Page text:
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carrying alcohol back to the U.S.

Can we buy some whisky...note Scottish spelling! ;-)... in Scotland (and maybe wine in France) and carry it back to the U.S. in our luggage? Any chance we can put it in carry-on luggage, or do European airport security people also demand that for carry-on luggage, we can only take what can fit in one qt. bag? We don't want to wait to buy only what's available in duty-free shops at airports.

Posted by
492 posts

If you try to put the alcohol in your carry-ons, expect it to be confiscated. Definitely put it in your checked luggage. We usually take a little bubble wrap and zip locks bags for such things and have never had any breakage.

Posted by
47 posts

I brought a bottle of wine back from France without any problems. I did check my backpack for the flight home.

Someone I know bought a bottle of duty-free alcohol before his flight home from Europe, carried it on board his first flight, and took it through customs in the USA. However, he wasn't allowed to bring it onto his connecting flight back to Portland and ended up having to throw it away.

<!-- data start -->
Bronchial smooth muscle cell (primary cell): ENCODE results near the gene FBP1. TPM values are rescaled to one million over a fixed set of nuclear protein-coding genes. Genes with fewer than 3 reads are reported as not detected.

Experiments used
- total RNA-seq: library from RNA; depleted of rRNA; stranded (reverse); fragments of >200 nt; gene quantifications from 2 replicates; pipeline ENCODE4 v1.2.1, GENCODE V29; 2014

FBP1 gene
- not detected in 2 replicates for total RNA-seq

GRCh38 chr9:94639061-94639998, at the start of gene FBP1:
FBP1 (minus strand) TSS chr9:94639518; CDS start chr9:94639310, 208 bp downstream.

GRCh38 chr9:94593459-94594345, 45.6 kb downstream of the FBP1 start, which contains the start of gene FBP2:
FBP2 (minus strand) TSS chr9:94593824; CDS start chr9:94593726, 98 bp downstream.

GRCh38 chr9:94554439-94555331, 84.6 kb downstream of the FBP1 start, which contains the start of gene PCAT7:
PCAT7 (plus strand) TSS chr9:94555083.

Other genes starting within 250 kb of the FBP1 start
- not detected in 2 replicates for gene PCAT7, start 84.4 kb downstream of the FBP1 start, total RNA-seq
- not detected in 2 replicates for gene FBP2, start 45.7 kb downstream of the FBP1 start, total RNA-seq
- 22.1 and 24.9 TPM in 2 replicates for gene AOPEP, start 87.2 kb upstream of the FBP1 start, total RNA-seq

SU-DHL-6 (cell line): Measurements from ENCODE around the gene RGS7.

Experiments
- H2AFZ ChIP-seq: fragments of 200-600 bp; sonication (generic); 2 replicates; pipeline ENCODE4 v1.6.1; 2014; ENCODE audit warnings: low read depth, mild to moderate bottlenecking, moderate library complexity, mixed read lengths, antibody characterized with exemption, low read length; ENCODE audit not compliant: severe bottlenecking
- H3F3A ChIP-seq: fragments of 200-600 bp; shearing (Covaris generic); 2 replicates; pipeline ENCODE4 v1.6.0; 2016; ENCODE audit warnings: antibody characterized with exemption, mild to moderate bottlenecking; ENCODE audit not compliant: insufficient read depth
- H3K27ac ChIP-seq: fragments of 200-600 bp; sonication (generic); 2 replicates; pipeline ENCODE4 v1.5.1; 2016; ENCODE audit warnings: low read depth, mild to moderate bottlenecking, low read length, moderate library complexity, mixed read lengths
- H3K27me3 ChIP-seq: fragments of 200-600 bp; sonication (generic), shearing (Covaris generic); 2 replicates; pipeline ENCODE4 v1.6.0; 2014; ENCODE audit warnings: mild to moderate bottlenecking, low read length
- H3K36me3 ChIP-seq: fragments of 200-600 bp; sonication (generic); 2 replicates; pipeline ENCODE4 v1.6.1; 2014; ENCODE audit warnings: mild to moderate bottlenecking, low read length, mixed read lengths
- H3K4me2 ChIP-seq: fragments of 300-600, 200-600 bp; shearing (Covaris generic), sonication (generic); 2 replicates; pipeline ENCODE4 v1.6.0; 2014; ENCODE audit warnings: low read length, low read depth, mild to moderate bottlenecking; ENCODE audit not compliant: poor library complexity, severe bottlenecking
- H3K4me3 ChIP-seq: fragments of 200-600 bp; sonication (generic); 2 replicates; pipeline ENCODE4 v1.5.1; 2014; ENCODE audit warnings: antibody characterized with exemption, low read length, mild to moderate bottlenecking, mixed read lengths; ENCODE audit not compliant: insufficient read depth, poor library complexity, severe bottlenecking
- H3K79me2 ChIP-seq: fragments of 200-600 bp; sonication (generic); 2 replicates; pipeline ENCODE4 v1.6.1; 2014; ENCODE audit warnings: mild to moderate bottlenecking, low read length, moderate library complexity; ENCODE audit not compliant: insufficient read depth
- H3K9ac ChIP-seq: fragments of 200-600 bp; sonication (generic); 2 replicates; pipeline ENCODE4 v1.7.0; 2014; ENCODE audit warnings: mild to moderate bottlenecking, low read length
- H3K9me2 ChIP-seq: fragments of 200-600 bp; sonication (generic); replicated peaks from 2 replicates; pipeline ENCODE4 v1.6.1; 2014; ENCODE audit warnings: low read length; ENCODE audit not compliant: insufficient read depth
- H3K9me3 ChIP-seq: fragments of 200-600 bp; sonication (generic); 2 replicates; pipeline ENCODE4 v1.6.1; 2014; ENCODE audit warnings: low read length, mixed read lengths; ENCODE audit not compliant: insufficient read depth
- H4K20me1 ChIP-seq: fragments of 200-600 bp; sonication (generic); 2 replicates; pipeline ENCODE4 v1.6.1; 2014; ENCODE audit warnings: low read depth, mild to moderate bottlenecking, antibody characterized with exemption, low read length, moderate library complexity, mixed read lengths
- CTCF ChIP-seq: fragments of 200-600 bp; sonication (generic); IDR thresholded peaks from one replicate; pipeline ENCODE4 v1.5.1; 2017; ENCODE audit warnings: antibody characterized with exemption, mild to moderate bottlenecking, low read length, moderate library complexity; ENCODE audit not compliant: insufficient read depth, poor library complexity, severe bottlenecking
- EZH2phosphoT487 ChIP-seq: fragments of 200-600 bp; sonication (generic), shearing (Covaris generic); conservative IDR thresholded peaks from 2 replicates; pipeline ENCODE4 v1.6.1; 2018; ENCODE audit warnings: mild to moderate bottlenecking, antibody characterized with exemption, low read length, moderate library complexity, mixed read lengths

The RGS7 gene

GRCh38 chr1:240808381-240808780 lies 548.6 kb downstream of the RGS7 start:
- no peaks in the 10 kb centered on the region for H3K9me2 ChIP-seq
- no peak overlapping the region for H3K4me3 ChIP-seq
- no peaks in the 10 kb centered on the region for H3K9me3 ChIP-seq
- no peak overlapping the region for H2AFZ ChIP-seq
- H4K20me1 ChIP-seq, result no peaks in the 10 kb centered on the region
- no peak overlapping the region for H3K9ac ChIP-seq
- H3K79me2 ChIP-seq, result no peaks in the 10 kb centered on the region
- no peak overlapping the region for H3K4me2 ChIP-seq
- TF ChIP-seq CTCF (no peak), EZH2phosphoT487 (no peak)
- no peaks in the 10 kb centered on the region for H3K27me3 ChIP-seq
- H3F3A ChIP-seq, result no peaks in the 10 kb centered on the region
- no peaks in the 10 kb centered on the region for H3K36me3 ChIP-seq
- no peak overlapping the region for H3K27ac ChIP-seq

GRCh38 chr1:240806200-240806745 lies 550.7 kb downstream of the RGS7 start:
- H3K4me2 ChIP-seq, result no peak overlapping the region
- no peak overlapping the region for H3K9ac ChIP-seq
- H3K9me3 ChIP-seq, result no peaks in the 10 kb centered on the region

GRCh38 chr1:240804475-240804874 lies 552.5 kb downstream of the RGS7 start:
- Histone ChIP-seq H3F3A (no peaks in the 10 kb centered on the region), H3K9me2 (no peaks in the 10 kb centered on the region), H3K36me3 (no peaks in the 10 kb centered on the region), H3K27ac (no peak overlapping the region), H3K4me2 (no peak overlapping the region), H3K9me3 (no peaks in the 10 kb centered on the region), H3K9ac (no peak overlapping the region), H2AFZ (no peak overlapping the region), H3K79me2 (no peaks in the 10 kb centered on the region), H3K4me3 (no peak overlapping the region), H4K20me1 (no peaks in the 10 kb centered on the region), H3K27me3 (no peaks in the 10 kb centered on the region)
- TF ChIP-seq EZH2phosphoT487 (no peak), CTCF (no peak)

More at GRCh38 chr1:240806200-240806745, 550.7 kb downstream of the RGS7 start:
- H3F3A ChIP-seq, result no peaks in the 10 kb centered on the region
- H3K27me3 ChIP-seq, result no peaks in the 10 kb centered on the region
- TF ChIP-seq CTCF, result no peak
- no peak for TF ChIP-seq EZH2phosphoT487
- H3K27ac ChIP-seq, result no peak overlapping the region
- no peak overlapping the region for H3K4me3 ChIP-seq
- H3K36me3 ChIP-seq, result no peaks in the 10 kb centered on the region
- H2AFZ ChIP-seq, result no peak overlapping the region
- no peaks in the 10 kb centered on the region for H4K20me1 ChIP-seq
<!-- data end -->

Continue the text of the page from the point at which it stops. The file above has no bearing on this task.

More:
Note that you can only bring one liter of alcohol back duty-free (e.g. only one bottle of wine, etc). I'm not sure what the regulations are like if you ship alcohol to your home address.

Posted by
9363 posts

Both previous posters are right. You can only carryon something that you have purchased at the after-security duty free shop. And even then, you would have to put it in your checked luggage if you have an ongoing flight after reaching the US. But to answer the other part of your question, Europe has its own equivalent of the 3-1-1 rule. Flying back home, everything liquid/gel/paste must be in a single 1-liter bag, with no individual container being larger than 100 ml.

Your best bet is to package it securely and put it in your checked luggage.

Posted by
10914 posts